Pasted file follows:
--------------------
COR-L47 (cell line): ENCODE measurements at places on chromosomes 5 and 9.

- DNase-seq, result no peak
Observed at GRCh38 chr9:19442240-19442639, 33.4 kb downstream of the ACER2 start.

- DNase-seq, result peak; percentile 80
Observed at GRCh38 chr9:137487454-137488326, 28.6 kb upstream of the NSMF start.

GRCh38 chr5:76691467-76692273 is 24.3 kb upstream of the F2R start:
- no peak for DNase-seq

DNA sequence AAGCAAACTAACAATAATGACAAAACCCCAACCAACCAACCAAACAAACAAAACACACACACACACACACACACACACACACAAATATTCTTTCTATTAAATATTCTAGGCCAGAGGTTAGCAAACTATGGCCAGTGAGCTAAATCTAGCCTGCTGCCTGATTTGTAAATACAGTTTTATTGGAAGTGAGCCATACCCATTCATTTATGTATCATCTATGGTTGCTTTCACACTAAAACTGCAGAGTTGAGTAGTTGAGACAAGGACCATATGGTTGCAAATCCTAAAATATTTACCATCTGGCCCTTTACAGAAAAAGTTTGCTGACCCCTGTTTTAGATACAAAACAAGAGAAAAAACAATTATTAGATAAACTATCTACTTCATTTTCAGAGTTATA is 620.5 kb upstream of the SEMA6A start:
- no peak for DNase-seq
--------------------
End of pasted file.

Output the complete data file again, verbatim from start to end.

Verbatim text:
COR-L47 (cell line): ENCODE measurements at places on chromosomes 5 and 9.

- DNase-seq, result no peak
Observed at GRCh38 chr9:19442240-19442639, 33.4 kb downstream of the ACER2 start.

- DNase-seq, result peak; percentile 80
Observed at GRCh38 chr9:137487454-137488326, 28.6 kb upstream of the NSMF start.

GRCh38 chr5:76691467-76692273 is 24.3 kb upstream of the F2R start:
- no peak for DNase-seq

DNA sequence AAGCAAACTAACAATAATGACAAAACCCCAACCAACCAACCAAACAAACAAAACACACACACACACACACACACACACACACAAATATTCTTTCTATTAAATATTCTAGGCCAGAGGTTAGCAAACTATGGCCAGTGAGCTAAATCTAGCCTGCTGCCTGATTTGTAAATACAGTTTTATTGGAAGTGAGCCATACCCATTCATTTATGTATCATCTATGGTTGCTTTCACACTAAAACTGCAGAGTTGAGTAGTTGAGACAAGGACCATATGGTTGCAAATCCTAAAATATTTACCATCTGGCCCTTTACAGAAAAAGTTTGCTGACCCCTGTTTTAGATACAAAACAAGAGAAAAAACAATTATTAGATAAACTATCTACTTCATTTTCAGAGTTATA is 620.5 kb upstream of the SEMA6A start:
- no peak for DNase-seq